Yes, that is the smell of freshly-baked pie wafting through the lobby of the Brooks Atkinson Theater. And yes, you will have a delicious time at “Waitress,” a new musical that opened this past Sunday, based on the 2007 movie of the same name. With music and lyrics by pop superstar Sara Bareilles and direction by theatrical superstar Diane Paulus — the pair team up in one of the first all-female creative teams in Broadway history — this new musical was satisfying, spirit-lifting and downright hilarious.
The show begins with a melodic mantra of “sugar, butter, flour,” which provides solace to Jenna (Jessie Mueller). Jenna works as a waitress at a Southern diner, finding strength in baking her cleverly named and well-loved pies. When she learns that she is pregnant with the child of her abusive husband Earl (Nick Cordero), Jenna is faced with a difficult dilemma. Enter Dr. Pomatter (Drew Gehling), Jenna’s tall, dark and handsome gynecologist. They fall into an affair, complicating her pregnancy even further.
Jenna’s support system comes in the form of two fellow waitresses: Dawn (Kimiko Glenn) and Becky (Keala Settle). Both women have their own storylines and romantic trysts: the former with Ogie (Christopher Fitzgerald), whose song “Never Ever Getting Rid Of Me” is a comedic tour de force; and the latter with Cal (Eric Anderson), the owner of the diner. The strong vocals Glenn brings to Dawn and Settle’s physical comedy makes them both memorable and lovable characters. Mueller’s prowess is evident as she grounds “Waitress” in empathetic excellence. Her uber-naturalistic and beautifully nuanced acting is only complemented by powerhouse vocals which shine in her heartbreaking 11 o’clock number “She Used To Be Mine.” Mueller presents the difficult choices this woman has to make while avoiding emotional exaggeration, and it’s clear that having Mueller back on Broadway is a gift.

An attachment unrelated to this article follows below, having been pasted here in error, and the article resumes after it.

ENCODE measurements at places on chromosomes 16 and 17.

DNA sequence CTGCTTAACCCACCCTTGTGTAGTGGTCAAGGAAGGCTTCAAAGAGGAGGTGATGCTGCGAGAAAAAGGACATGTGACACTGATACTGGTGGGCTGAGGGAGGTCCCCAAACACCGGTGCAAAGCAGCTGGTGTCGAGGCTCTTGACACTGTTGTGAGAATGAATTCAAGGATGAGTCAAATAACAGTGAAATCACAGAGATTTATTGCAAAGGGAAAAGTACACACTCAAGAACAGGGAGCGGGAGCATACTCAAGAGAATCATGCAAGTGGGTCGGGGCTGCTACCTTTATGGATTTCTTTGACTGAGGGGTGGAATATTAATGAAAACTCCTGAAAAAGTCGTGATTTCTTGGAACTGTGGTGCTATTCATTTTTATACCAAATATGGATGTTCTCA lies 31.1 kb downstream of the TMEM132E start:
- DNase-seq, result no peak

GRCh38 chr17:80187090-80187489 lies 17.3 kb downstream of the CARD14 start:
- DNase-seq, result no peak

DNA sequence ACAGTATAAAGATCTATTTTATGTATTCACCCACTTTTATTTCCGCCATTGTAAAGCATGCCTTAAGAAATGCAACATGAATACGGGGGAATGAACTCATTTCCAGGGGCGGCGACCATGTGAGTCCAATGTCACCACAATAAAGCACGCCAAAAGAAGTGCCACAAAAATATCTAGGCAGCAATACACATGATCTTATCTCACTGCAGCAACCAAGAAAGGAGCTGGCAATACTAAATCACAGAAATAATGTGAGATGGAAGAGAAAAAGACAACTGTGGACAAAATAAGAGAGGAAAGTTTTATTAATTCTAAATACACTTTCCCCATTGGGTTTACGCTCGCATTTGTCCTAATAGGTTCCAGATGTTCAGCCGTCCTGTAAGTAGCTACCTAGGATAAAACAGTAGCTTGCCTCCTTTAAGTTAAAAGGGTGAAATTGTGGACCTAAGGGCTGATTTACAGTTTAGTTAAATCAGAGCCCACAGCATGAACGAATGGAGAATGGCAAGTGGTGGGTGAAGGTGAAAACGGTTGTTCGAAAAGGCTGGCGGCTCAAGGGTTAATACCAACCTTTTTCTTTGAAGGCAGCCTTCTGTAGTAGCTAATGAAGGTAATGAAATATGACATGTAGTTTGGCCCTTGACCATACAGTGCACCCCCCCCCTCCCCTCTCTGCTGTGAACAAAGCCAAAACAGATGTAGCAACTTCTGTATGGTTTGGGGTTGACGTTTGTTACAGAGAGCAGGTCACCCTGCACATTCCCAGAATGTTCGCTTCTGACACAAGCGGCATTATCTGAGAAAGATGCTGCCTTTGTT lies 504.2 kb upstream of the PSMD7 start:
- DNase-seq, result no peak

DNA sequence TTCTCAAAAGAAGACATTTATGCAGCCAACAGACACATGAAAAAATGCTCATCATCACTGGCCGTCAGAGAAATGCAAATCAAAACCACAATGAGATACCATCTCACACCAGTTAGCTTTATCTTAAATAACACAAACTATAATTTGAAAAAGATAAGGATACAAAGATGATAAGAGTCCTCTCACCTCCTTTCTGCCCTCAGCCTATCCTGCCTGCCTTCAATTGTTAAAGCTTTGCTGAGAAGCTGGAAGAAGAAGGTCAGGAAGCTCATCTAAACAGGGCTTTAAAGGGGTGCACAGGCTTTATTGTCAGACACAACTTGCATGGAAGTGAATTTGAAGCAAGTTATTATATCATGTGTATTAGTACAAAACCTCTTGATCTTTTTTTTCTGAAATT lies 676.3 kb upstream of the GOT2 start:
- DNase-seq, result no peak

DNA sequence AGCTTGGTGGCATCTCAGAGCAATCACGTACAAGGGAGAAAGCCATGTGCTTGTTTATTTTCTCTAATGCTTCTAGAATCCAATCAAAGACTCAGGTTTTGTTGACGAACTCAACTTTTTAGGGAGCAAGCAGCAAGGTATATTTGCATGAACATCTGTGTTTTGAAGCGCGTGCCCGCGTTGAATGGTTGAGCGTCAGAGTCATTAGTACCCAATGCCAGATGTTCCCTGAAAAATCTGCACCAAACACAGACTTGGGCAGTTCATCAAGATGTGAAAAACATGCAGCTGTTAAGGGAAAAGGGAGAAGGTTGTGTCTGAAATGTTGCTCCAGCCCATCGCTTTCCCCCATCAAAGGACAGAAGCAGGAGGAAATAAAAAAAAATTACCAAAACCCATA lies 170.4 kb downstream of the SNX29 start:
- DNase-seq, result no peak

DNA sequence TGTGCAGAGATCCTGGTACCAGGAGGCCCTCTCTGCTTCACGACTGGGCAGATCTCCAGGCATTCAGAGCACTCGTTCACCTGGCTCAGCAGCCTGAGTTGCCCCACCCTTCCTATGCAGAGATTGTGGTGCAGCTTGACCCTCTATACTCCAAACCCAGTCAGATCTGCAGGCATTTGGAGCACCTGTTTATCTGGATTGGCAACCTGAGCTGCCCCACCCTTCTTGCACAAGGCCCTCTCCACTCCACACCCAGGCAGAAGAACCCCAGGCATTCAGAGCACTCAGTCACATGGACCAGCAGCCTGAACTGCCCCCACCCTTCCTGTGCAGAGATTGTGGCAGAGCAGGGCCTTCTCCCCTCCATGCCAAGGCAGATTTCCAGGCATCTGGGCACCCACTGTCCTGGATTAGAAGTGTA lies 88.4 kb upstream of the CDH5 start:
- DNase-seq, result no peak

Bareilles’ witty lyrics and infectious melodies are one of the strongest elements of the show. The singer-songwriter’s simple chord progressions pull at the heartstrings. The book by Jessie Nelson is also impressively funny, fitting Bareilles’ score well. Set design by Scott Pask is dreamy and flexible, framed by two towering, rotating glass cases filled with pies.
At times, the sweetness in “Waitress” can err on the side of cloying; stylized ensemble moments at times feel reminiscent of show choir, and some of the supporting characters have trouble distancing themselves from stereotypes. However, the joy and buoyancy of this piece is unbeatable, especially when it’s folded in with the bold flavor of feminist theater-making. The strength and struggles of the women onstage, including the tricky dynamics of abusive relationships and seemingly unattainable autonomy, provides a vessel of empowerment for not only the characters, but the actors. The artistic hand of female creators is clear in this piece and makes a mark on Broadway that demands female voices to be heard, both onstage and off. With this driving force serving as an undercurrent to the narrative onstage, “Waitress” reminds us of our ability to lift one another up and find the magic in friendship, motherhood and even a piece of pie.
“Waitress” is currently playing at the Brooks Atkinson Theatre, 256 W 47th St.
A version of this article appeared in the Monday, May 2 print edition. Email Emma Gold at [email protected]